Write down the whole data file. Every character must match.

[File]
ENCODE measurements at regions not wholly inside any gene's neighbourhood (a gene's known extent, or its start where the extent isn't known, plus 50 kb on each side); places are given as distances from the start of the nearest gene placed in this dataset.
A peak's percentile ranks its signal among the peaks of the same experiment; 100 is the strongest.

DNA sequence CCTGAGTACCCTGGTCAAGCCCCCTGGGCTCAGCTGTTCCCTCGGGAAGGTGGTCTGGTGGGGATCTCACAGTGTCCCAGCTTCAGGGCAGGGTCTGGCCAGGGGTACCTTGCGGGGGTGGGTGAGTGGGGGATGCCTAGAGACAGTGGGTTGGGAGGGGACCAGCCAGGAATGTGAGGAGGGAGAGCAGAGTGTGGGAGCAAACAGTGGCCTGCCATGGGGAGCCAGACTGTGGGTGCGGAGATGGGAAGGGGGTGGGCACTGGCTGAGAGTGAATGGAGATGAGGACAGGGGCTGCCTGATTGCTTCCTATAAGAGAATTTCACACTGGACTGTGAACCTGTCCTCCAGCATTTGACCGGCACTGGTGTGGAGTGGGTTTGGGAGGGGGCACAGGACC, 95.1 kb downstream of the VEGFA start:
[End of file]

ENCODE measurements at regions not wholly inside any gene's neighbourhood (a gene's known extent, or its start where the extent isn't known, plus 50 kb on each side); places are given as distances from the start of the nearest gene placed in this dataset.
A peak's percentile ranks its signal among the peaks of the same experiment; 100 is the strongest.

DNA sequence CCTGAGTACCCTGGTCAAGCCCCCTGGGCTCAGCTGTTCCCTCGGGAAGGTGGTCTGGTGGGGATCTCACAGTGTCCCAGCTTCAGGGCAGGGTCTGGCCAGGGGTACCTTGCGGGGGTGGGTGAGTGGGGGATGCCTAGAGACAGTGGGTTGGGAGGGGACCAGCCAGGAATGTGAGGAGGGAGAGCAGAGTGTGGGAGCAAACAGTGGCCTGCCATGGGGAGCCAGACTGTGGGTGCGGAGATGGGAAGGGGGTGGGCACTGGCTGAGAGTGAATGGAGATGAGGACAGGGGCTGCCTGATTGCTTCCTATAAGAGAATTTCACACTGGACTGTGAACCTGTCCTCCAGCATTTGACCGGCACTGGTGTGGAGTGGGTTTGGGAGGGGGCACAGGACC, 95.1 kb downstream of the VEGFA start: